Most read reports
- OCHA: Haïti Rapport de situation, 20 sept. 2019. 20 Sep 2019
- AlterPresse: Haïti/A la une sur AlterRadio 106.1 FM – Urgence à Petit-Goâve, où d’importantes inondations font deux morts et quatre disparus. 20 Sep 2019
- IOM: IOM Strengthens Engagement of Diaspora Organizations in Disaster Response, Preparedness and Recovery. 17 Sep 2019
- FEWS NET: Central America and Caribbean: Key Message Update, September 2019. 17 Sep 2019
- MSF: People’s healthcare in danger amidst worsening anger and despair. 5 Jul 2019
By Desmond Brown
BRIGDETOWN, Mar 3 2019 (IPS) - Caribbean countries have been signalling their willingness to dedicate time and resources to implement and sustain effective multi-hazard early warning systems.
Most countries located in the hurricane belt face being impacted during the yearly Atlantic Hurricane Season. But all Caribbean countries face another challenge—climate change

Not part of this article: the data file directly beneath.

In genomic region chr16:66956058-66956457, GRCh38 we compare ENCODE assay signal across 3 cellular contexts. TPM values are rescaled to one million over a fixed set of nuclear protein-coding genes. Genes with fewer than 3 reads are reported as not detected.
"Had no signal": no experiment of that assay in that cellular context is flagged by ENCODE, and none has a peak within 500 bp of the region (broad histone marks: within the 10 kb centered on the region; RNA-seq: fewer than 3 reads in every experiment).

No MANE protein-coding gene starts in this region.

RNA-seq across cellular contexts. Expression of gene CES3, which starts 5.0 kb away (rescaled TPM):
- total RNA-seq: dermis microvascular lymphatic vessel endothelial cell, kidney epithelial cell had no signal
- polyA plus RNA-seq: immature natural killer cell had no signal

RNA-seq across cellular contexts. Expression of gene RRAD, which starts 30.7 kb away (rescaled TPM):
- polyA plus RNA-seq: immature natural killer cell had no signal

By Desmond Brown
IPS correspondent Desmond Brown interviews DOUGLAS SLATER, Assistant Secretary General at the Caribbean Community (CARICOM) Secretariat
GEORGETOWN, Feb 5 2019 (IPS) - In recent years Caribbean Community (CARICOM) countries have experienced escalated climate change impacts from hurricanes, tropical storms and other weather-related events thanks to global warming of 1.0 ° Celsius (C) above pre-industrial levels. And it has had adverse effects on particularly vulnerable countries and communities.
By Daniela Pastrana
MEXICO CITY/TAPACHULA, Jan 24 2019 (IPS) - A few months ago, Candelario de JesúsChiquillo Cruz reached Mexico’s southern border and ran into a fence reinforced with barbed wire, while a barrier of police officers sprayed him with gas. Today, he is walking freely over the bridge that crosses the Suchiate River, a natural border with Guatemala.